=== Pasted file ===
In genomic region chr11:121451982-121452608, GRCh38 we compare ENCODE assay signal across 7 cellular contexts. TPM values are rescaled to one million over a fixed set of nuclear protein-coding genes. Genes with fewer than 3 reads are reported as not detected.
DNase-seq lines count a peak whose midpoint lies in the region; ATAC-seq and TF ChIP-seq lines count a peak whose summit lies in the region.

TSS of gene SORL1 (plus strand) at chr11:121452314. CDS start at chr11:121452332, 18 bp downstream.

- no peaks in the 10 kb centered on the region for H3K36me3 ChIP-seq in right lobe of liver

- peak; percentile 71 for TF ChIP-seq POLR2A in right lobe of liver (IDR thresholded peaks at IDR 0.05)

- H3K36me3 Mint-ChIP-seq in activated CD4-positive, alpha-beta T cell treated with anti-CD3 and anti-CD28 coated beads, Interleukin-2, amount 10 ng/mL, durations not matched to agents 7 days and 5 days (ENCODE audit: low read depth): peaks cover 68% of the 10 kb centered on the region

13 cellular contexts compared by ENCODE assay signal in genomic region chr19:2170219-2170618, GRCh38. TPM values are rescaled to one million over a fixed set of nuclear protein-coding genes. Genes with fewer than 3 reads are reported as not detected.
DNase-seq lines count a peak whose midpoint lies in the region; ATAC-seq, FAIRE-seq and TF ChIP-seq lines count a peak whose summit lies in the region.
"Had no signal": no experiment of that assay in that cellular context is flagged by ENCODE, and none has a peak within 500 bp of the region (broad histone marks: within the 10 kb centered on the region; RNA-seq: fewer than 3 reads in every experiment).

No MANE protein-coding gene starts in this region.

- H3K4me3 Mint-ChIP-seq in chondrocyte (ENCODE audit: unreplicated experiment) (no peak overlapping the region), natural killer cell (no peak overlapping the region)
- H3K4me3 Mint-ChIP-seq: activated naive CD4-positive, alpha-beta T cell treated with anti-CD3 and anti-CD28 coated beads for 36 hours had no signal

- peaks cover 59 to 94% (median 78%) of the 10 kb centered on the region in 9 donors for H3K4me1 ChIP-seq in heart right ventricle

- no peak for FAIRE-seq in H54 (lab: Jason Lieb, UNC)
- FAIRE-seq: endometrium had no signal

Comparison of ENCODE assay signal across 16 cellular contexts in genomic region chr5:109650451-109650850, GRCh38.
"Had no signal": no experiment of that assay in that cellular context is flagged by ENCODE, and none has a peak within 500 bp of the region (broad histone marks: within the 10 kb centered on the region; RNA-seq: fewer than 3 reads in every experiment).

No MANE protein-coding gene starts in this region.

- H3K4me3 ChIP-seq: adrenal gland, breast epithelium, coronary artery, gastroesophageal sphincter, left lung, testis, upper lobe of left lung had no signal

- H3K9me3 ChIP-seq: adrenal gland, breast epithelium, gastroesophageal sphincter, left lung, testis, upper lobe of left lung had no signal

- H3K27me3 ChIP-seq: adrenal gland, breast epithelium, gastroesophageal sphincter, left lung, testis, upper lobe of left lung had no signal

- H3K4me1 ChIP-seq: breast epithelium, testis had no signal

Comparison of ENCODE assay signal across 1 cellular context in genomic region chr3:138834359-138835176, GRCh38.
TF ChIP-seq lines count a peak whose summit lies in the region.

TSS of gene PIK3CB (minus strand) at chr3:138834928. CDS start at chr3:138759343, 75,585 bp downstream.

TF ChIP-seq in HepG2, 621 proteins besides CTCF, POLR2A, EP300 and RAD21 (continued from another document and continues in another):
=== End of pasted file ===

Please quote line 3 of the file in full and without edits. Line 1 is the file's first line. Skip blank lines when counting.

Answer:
TSS of gene SORL1 (plus strand) at chr11:121452314. CDS start at chr11:121452332, 18 bp downstream.